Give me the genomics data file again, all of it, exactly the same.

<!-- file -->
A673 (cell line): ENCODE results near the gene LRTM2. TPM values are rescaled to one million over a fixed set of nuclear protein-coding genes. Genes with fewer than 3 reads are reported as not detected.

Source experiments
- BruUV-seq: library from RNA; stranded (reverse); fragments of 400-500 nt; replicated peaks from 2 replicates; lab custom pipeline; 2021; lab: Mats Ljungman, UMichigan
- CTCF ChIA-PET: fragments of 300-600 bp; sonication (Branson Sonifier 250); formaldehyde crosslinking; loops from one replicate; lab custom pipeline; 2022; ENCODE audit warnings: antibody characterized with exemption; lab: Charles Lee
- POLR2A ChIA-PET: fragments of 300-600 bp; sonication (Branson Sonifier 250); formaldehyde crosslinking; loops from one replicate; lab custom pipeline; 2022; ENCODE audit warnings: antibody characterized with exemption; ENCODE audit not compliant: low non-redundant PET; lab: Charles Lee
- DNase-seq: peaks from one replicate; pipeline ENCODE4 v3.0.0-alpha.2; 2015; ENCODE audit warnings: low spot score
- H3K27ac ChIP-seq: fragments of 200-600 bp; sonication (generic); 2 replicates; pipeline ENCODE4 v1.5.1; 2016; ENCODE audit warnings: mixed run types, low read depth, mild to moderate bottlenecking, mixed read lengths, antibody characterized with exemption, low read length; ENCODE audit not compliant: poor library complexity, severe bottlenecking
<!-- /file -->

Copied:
A673 (cell line): ENCODE results near the gene LRTM2. TPM values are rescaled to one million over a fixed set of nuclear protein-coding genes. Genes with fewer than 3 reads are reported as not detected.

Source experiments
- BruUV-seq: library from RNA; stranded (reverse); fragments of 400-500 nt; replicated peaks from 2 replicates; lab custom pipeline; 2021; lab: Mats Ljungman, UMichigan
- CTCF ChIA-PET: fragments of 300-600 bp; sonication (Branson Sonifier 250); formaldehyde crosslinking; loops from one replicate; lab custom pipeline; 2022; ENCODE audit warnings: antibody characterized with exemption; lab: Charles Lee
- POLR2A ChIA-PET: fragments of 300-600 bp; sonication (Branson Sonifier 250); formaldehyde crosslinking; loops from one replicate; lab custom pipeline; 2022; ENCODE audit warnings: antibody characterized with exemption; ENCODE audit not compliant: low non-redundant PET; lab: Charles Lee
- DNase-seq: peaks from one replicate; pipeline ENCODE4 v3.0.0-alpha.2; 2015; ENCODE audit warnings: low spot score
- H3K27ac ChIP-seq: fragments of 200-600 bp; sonication (generic); 2 replicates; pipeline ENCODE4 v1.5.1; 2016; ENCODE audit warnings: mixed run types, low read depth, mild to moderate bottlenecking, mixed read lengths, antibody characterized with exemption, low read length; ENCODE audit not compliant: poor library complexity, severe bottlenecking